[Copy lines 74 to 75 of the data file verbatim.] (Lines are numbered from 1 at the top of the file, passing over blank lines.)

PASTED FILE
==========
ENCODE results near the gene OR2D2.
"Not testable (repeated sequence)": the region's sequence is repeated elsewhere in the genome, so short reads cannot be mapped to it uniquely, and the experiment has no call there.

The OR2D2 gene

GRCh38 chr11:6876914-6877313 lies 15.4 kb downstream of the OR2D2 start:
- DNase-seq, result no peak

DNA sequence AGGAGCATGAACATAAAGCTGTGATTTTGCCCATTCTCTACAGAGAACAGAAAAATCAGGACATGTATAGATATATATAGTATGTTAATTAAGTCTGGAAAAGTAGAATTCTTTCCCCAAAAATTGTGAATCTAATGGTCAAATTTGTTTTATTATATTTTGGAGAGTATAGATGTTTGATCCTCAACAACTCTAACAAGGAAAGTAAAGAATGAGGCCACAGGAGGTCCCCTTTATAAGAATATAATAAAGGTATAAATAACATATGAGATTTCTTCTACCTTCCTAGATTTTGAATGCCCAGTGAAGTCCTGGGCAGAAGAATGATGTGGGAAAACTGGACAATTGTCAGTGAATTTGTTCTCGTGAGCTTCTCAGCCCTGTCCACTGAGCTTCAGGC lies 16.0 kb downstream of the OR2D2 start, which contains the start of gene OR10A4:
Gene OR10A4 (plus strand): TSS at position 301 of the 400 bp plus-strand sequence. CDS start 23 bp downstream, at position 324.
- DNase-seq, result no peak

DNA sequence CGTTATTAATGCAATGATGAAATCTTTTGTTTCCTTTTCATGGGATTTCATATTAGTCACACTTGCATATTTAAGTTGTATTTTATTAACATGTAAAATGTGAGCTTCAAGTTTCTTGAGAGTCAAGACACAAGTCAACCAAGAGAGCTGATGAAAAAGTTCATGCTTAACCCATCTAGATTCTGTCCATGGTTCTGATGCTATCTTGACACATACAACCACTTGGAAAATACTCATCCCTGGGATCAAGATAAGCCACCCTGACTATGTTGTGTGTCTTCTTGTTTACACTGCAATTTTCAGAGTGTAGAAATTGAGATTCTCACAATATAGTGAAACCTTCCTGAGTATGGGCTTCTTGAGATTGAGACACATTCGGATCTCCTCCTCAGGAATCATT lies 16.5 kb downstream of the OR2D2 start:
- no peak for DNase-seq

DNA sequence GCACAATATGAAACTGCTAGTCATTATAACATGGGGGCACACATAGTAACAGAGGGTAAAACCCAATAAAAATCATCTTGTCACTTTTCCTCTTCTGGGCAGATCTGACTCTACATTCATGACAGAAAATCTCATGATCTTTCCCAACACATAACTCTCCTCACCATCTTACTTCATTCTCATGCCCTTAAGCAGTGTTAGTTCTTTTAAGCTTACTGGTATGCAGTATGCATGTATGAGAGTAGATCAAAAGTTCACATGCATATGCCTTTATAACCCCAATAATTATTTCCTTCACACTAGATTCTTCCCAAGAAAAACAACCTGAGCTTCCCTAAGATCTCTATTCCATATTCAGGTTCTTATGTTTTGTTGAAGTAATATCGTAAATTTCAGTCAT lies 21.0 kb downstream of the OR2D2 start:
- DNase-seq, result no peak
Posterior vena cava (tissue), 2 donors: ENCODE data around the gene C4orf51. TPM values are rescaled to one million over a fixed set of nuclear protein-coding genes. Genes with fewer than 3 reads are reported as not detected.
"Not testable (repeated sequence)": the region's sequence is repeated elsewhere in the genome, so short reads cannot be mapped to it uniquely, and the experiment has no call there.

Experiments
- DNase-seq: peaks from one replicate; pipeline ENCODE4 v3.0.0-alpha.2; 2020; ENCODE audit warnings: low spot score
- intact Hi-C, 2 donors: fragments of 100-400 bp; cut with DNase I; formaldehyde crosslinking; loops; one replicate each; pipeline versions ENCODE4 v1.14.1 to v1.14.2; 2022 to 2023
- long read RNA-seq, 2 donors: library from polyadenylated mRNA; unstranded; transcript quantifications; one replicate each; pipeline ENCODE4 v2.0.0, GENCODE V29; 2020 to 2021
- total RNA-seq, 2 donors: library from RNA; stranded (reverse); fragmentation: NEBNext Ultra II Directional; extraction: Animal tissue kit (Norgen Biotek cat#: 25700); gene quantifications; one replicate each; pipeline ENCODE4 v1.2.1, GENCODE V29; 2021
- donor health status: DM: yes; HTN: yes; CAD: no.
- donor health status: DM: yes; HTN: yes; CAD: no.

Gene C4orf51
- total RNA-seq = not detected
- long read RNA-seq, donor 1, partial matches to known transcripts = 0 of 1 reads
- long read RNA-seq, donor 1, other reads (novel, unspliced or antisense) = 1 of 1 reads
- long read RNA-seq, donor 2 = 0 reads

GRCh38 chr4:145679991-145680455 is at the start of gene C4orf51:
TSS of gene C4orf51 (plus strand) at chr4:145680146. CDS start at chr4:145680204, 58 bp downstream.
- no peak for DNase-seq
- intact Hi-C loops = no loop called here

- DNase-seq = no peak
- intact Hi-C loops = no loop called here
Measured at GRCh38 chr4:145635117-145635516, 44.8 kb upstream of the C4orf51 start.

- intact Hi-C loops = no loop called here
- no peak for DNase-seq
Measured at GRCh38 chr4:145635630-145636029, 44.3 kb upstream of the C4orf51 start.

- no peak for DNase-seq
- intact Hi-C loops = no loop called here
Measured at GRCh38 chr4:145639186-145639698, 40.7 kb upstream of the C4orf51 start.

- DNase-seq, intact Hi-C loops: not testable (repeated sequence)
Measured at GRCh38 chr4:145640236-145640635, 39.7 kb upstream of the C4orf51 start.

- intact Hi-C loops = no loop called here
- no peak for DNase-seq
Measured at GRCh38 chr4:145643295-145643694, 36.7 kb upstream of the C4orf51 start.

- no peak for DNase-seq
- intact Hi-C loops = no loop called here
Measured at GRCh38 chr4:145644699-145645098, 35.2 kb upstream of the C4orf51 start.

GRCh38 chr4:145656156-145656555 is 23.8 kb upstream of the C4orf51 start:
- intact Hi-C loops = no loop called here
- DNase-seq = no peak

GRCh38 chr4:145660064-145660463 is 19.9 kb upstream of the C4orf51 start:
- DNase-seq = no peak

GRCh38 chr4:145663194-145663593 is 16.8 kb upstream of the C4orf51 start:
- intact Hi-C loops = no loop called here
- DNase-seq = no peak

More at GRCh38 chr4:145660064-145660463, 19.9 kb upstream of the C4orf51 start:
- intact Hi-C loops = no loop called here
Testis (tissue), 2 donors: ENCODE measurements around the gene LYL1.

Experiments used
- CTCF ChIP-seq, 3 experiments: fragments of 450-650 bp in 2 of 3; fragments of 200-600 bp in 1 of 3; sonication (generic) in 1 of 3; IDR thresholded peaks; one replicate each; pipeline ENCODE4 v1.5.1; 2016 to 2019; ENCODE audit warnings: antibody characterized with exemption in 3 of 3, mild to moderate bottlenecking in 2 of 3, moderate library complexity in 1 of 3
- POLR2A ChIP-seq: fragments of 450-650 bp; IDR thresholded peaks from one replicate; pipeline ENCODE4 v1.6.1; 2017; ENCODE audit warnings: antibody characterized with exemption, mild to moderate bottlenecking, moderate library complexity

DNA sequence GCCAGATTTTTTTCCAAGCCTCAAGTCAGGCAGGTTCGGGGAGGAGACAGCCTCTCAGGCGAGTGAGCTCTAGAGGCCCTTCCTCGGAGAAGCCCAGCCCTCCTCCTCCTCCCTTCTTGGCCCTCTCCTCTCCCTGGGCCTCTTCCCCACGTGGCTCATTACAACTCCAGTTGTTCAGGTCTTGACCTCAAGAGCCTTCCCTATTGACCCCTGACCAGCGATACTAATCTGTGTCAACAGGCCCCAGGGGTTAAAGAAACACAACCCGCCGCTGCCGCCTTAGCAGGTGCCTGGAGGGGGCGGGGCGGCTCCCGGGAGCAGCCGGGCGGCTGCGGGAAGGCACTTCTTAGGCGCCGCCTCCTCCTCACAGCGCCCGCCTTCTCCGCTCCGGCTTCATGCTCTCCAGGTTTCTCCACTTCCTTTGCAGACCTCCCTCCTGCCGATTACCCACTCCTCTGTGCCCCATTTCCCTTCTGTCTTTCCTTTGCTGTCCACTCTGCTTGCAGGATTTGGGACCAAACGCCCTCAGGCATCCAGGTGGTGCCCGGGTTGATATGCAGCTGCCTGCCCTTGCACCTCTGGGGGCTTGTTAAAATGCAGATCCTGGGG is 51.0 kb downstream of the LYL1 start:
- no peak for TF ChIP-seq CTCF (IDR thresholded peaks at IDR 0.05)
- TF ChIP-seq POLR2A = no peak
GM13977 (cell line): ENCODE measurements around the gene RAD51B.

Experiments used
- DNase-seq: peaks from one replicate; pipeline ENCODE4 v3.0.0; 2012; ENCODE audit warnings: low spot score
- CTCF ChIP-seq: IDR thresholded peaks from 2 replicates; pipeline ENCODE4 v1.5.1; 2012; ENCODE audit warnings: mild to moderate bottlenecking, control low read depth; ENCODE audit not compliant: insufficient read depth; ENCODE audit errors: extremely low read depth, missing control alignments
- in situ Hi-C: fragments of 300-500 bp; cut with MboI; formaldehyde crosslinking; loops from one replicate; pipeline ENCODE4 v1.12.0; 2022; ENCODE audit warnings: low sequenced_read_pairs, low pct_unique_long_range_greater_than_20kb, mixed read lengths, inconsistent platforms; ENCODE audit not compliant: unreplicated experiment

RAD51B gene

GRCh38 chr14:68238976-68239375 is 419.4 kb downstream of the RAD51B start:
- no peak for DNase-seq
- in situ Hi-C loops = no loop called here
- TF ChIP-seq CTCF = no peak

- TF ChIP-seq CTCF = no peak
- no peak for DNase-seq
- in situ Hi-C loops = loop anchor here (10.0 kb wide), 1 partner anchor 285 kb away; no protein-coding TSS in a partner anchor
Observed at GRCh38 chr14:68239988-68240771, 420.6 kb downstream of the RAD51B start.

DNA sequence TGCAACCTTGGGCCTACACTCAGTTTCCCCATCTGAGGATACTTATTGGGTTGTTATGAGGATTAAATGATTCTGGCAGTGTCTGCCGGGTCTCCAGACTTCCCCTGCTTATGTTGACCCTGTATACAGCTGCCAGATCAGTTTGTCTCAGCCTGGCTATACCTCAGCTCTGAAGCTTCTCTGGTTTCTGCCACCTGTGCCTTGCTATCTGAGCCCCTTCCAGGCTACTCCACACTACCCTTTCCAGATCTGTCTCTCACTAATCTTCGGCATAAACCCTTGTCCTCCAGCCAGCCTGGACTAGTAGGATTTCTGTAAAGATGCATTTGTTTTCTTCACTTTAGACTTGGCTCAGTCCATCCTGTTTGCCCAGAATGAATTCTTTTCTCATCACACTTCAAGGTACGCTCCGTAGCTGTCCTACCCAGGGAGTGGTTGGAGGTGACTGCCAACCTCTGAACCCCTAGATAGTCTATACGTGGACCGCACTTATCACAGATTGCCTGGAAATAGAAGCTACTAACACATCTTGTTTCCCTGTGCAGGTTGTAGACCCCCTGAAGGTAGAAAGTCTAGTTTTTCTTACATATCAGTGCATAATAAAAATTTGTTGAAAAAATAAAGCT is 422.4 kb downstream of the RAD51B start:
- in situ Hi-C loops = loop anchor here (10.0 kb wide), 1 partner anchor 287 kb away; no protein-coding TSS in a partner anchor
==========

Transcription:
- TF ChIP-seq CTCF = no peak

- TF ChIP-seq CTCF = no peak